Tuesday December 12, 2017

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WHO SHOULD SET UP AN EPOA, AND WHEN?

 

Everyone – young and old – should establish an EPOA for both their property and their welfare. And, as you need to do it while you are still mentally capable, you should do it NOW.

Like a will, an EPOA can be revoked, replaced or varied by you at any time before you become mentally incapable.  This should be done in writing and be properly signed and witnessed, and people who have been relying on the EPOA authority need to be notified.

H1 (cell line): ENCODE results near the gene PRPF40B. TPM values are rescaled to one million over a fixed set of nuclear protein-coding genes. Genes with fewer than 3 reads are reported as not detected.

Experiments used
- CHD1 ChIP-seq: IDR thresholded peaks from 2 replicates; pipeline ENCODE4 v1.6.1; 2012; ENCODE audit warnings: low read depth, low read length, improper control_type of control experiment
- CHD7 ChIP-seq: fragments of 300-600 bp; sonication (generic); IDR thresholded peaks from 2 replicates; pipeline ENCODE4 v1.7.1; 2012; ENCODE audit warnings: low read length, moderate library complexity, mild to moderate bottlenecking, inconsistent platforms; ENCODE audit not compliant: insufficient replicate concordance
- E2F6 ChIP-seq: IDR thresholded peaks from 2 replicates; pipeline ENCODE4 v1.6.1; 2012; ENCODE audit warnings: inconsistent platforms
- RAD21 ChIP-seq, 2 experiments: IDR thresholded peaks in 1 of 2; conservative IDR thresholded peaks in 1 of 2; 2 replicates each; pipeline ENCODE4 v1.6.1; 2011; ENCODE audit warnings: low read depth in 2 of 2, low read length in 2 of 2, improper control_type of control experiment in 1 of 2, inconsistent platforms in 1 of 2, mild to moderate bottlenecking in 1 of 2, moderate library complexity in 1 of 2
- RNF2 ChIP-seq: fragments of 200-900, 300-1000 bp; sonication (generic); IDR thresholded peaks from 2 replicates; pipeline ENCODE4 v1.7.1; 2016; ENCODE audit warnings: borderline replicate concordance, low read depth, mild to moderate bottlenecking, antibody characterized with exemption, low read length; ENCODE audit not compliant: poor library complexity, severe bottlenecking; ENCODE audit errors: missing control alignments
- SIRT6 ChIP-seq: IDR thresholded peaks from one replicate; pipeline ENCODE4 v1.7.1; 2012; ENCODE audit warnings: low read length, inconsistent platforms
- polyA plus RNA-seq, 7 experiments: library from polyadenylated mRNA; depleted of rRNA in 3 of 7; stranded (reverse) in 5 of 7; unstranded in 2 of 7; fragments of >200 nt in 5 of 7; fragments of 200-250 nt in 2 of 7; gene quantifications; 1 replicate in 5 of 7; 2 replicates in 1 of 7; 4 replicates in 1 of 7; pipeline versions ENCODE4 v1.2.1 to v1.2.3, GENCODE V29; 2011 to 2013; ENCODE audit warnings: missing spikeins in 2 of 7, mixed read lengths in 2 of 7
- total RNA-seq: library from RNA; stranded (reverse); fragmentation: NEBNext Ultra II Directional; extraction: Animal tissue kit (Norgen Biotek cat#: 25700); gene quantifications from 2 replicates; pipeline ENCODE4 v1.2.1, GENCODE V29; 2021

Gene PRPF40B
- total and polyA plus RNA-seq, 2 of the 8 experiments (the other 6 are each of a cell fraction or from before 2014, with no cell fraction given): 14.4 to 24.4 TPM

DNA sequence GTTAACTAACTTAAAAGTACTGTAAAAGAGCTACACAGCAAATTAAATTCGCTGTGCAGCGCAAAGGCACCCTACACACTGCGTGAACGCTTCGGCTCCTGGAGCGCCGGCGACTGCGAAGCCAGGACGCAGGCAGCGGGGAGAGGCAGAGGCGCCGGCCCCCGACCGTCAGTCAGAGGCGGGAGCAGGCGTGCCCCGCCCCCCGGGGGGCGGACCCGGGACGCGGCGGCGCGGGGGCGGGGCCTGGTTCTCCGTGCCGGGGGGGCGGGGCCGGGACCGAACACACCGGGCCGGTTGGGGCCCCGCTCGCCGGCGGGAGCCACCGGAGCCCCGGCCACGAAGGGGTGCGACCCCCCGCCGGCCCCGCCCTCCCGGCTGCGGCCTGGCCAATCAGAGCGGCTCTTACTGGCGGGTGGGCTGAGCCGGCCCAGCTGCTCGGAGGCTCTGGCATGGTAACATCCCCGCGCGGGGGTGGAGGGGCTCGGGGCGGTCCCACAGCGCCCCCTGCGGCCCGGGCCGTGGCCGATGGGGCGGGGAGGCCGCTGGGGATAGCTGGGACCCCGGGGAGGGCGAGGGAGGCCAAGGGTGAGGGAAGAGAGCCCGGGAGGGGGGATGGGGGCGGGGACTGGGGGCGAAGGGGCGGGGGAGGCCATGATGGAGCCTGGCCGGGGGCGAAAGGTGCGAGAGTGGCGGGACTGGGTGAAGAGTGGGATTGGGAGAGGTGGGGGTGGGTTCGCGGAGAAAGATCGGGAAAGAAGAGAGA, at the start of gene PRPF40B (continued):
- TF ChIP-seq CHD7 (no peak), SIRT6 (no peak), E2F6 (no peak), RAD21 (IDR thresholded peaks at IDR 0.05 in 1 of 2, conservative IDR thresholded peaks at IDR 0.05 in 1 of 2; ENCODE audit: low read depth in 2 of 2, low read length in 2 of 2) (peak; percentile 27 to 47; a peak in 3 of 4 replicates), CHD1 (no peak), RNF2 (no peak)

WHO SHOULD YOU APPOINT?

You can appoint any individual as an attorney provided he or she is over 20 years of age, is not a bankrupt and is not mentally incapable.

HOW LONG DOES AN EPOA HAVE EFFECT?

An EPOA ceases to have effect when:

  • The donor, while still mentally capable, revokes the power;
  • The attorney gives notice in writing to either the donor (if still mentally capable) that he or she no longer wishes to act as an attorney;
  • The donor dies;
  • The attorney (or joint attorney) dies, becomes a bankrupt, becomes mentally incapable or otherwise incapable of acting as attorney; or
  • The Court revokes the power.

 



 
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